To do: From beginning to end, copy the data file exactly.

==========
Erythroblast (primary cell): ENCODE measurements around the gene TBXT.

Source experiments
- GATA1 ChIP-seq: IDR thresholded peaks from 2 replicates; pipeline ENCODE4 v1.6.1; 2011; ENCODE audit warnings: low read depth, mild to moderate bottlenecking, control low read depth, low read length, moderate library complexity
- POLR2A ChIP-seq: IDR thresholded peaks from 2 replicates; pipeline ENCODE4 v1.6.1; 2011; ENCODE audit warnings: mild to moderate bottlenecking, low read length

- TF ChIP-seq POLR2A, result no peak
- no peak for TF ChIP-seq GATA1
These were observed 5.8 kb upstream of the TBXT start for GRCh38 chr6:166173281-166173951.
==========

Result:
Erythroblast (primary cell): ENCODE measurements around the gene TBXT.

Source experiments
- GATA1 ChIP-seq: IDR thresholded peaks from 2 replicates; pipeline ENCODE4 v1.6.1; 2011; ENCODE audit warnings: low read depth, mild to moderate bottlenecking, control low read depth, low read length, moderate library complexity
- POLR2A ChIP-seq: IDR thresholded peaks from 2 replicates; pipeline ENCODE4 v1.6.1; 2011; ENCODE audit warnings: mild to moderate bottlenecking, low read length

- TF ChIP-seq POLR2A, result no peak
- no peak for TF ChIP-seq GATA1
These were observed 5.8 kb upstream of the TBXT start for GRCh38 chr6:166173281-166173951.